Barr, Jackson, and Tahyar's Financial Regulation: Law and Policy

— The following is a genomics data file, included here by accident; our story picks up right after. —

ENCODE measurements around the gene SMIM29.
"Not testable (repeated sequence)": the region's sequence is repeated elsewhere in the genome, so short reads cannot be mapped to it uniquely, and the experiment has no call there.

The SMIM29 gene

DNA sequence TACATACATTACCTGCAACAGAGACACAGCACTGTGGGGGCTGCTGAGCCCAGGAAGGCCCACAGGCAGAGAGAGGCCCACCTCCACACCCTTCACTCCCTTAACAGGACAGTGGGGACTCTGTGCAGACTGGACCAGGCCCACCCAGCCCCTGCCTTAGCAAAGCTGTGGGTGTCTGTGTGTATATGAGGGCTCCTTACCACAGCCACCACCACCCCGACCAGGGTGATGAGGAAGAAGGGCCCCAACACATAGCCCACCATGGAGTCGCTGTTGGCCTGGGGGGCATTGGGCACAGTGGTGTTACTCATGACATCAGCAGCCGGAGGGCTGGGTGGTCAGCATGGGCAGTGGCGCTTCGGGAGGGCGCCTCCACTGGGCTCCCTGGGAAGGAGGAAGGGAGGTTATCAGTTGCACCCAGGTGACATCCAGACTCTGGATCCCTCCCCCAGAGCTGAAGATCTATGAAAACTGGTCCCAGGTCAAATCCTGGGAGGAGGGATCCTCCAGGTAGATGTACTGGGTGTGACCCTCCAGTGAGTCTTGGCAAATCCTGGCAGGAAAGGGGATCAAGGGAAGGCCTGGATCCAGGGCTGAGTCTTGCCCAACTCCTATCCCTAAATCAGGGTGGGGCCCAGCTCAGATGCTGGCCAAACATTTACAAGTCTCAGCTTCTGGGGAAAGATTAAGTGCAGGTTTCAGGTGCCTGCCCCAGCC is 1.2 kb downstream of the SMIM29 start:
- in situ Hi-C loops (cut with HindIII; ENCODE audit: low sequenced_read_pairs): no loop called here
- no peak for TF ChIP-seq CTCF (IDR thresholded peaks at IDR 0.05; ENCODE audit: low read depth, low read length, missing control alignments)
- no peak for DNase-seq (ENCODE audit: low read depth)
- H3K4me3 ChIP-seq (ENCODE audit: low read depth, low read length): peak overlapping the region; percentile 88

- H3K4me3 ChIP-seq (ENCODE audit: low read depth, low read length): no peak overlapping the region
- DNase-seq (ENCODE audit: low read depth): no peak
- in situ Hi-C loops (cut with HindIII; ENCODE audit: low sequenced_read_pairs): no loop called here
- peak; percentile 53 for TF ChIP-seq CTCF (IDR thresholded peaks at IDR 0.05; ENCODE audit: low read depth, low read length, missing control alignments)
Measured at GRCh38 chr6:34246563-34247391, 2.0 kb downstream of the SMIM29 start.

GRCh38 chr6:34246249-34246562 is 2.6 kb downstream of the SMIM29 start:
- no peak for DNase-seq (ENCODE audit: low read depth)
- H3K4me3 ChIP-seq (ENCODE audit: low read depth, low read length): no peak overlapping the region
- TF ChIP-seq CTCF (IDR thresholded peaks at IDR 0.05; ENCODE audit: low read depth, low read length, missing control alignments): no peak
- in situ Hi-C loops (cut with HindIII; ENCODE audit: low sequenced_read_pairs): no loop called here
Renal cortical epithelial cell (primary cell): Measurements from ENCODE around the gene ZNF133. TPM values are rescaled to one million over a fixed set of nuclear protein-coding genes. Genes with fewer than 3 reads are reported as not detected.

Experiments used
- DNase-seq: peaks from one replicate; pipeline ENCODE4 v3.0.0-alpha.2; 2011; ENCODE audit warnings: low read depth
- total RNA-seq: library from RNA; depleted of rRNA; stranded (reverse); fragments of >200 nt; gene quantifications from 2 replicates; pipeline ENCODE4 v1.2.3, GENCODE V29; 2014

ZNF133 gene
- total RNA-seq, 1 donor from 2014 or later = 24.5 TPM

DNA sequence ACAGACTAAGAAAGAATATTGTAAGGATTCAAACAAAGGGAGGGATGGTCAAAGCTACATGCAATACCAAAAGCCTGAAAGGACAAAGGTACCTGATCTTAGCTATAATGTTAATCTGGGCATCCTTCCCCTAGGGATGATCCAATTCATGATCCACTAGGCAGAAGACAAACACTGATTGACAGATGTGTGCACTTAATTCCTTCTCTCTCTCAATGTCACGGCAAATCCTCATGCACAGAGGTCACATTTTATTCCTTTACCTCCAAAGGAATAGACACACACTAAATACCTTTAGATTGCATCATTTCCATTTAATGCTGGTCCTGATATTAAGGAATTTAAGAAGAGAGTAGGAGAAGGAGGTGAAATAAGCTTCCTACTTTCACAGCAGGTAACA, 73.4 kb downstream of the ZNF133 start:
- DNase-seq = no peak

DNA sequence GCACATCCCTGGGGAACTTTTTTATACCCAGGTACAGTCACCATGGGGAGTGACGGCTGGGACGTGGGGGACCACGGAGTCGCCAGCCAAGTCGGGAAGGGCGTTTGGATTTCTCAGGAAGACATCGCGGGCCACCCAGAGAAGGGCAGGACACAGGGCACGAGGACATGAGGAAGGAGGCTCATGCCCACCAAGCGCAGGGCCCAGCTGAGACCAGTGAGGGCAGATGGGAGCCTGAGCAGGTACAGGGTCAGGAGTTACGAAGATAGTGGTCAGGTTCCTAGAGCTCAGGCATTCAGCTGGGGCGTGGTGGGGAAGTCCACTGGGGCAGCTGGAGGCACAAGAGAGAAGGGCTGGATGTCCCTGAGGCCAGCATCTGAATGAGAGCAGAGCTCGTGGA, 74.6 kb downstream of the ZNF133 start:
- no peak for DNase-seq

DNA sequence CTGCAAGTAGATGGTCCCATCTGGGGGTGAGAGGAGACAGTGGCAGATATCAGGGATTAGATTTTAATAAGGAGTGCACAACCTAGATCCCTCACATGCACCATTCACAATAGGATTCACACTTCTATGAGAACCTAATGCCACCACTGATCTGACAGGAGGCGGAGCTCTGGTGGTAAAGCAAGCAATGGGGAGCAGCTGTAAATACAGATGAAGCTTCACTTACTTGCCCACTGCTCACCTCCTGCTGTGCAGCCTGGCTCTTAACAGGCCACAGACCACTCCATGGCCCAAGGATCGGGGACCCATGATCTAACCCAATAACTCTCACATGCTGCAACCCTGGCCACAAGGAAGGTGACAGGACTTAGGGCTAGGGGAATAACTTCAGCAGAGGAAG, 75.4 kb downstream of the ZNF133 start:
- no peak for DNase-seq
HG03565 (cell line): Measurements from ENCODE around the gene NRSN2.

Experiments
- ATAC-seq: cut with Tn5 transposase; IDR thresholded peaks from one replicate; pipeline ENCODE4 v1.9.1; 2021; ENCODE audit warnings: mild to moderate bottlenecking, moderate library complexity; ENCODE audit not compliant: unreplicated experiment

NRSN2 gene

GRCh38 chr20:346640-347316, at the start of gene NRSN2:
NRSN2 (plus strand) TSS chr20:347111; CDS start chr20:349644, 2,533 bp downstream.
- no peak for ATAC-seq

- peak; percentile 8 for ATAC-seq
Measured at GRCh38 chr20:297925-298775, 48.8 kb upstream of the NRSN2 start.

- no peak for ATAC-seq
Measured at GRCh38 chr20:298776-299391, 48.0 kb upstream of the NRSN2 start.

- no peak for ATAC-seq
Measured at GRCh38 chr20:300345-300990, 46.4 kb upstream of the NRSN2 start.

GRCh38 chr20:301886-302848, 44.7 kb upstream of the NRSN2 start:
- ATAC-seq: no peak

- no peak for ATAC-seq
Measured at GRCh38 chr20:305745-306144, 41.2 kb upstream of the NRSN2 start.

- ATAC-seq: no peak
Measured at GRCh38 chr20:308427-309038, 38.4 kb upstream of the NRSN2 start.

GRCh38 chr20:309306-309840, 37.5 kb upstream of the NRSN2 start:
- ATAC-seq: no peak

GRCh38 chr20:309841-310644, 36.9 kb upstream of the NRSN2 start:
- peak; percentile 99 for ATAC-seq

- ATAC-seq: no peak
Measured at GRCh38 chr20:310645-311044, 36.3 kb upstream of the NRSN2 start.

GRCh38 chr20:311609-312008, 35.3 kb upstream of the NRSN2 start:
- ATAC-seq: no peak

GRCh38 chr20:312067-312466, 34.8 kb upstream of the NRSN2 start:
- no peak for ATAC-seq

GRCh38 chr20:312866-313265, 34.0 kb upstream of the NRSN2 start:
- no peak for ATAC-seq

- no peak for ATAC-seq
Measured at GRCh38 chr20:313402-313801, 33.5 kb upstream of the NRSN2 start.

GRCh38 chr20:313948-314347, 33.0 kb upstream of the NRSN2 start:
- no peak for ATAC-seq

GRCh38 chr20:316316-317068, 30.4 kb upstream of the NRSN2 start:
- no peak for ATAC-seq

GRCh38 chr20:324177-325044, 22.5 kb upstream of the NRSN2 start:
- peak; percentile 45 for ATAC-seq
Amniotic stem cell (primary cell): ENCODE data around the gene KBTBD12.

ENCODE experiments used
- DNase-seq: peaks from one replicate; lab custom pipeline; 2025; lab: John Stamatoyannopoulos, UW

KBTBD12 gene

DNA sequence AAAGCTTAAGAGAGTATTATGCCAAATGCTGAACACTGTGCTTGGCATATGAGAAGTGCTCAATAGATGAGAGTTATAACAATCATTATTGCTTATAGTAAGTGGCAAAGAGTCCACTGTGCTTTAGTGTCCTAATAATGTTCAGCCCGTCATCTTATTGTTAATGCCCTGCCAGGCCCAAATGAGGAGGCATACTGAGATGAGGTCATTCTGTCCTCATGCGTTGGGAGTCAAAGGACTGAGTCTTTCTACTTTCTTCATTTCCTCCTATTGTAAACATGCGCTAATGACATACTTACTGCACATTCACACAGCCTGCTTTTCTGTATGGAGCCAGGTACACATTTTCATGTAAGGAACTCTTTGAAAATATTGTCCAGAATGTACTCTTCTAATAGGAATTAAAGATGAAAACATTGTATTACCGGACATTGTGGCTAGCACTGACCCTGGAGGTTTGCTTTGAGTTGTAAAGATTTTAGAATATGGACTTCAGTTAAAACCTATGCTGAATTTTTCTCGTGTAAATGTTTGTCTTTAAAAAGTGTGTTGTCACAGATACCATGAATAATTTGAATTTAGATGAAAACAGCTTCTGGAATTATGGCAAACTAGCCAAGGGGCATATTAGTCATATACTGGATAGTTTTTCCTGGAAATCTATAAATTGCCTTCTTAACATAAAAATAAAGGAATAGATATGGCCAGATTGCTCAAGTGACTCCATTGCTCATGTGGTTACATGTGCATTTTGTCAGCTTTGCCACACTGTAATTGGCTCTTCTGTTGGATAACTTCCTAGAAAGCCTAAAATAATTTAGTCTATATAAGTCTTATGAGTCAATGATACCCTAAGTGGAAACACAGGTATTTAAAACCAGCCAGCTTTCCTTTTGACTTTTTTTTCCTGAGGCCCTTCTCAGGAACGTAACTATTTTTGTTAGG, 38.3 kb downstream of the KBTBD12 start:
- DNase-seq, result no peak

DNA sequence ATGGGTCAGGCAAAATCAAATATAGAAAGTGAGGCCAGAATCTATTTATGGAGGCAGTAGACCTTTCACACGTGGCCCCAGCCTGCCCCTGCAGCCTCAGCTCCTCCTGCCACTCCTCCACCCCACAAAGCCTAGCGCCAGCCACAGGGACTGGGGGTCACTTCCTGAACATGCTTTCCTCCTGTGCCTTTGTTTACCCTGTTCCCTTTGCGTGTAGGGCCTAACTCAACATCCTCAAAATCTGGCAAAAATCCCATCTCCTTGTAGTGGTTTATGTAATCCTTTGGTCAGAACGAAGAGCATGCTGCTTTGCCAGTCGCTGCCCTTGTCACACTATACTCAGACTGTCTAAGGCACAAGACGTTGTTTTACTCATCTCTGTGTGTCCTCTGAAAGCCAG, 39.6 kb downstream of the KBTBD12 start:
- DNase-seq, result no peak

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This textbook approaches the teaching of financial regulation in an entirely new way, as is appropriate in the aftermath of the most systemic Financial Crisis in the last 70 years followed by a shift in the regulatory paradigm. We examine and compare the regulatory architecture of the entire U.S. financial sector as it exists today, from banks, insurance companies, broker-dealers, asset managers, payment systems, short-term wholesale funding, consumer products, derivatives and to the government sponsored enterprises that dominate the mortgage markets. We also compare, where appropriate, the U.S. financial regulatory framework and choices to those in other places around the globe, especially the European Union. Our goal is to give students the tools to understand how American history and political economy have shaped the regulatory perimeter, that different policy choices have been made at different times across different parts of the financial sector and that these choices, whether crisis-driven, accidental or made in the constant dialectic between the regulators, markets, technological changes and the users of financial services, matter enormously in shaping not only financial stability but how the financial sector supports the economy and society.
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